Spot contracts, and Foreign currency options.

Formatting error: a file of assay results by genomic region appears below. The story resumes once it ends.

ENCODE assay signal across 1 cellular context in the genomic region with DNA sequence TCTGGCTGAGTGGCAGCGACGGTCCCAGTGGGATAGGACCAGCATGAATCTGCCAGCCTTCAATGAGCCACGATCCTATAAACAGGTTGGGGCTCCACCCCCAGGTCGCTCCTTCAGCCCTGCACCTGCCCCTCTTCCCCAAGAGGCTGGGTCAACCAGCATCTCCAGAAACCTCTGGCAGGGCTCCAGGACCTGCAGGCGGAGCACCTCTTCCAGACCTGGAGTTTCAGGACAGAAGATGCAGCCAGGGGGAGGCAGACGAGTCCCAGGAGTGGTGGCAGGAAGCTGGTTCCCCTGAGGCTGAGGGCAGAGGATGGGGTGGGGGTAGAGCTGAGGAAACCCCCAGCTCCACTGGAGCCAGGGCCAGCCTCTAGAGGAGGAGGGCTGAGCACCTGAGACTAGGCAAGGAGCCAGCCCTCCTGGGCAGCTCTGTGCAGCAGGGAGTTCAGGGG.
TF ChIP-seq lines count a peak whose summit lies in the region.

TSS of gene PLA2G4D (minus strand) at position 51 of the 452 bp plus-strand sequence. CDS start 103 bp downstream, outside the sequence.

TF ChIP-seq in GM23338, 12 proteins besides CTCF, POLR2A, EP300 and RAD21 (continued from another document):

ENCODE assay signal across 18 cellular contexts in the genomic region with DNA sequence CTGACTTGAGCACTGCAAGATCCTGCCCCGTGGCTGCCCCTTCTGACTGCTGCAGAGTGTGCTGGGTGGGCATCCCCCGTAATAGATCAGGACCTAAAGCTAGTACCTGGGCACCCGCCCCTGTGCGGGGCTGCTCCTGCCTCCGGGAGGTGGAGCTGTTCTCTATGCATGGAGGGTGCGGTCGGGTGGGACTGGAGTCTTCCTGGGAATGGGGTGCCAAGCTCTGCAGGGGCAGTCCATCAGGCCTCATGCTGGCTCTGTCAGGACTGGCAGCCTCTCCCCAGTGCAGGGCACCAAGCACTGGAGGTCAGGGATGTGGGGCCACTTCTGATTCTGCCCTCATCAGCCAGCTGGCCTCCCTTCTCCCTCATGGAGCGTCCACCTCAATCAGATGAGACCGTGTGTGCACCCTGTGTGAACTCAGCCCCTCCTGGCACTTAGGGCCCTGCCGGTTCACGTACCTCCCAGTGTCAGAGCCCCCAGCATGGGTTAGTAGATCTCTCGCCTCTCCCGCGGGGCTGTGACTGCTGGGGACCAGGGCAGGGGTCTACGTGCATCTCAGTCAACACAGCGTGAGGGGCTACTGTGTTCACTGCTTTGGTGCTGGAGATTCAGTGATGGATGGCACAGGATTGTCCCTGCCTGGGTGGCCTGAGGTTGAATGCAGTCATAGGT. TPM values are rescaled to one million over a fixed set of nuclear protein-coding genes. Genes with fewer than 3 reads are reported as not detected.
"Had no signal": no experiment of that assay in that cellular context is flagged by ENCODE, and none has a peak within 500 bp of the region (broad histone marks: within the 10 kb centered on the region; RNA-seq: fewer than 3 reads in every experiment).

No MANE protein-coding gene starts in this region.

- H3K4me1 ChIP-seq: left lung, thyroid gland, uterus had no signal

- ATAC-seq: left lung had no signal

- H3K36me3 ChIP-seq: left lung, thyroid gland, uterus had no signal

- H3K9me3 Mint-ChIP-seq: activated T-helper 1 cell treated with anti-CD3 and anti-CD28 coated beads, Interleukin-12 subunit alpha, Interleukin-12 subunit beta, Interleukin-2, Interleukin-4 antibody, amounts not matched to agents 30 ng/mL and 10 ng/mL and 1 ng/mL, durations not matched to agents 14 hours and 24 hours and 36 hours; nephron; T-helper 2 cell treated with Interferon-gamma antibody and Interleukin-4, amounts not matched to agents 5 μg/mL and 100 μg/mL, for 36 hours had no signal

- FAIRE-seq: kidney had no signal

Spot contracts are essentially the regular type of trade that is made by a retail forex trader. Because spot contracts have a very short-term delivery date (two days), they are not the most effective currency hedging vehicle. Regular spot contracts are usually the reason that a hedge is needed, rather than used as the hedge itself. Foreign currency options, however are one of the most popular methods of currency hedging. As with options on other types of securities, the foreign currency option gives the purchaser the right, but not the obligation, to buy or sell the currency pair at a particular exchange rate at some time in the future. Regular options strategies can be employed, such as long straddles, long strangles and bull or bear spreads, to limit the loss potential of a given trade. (For more, see A Beginner's Guide To Hedging.) Forex hedging strategy A forex hedging strategy is developed in four parts, including an analysis of the forex trader's risk exposure, risk tolerance and preference of strategy. These components make up the forex hedge: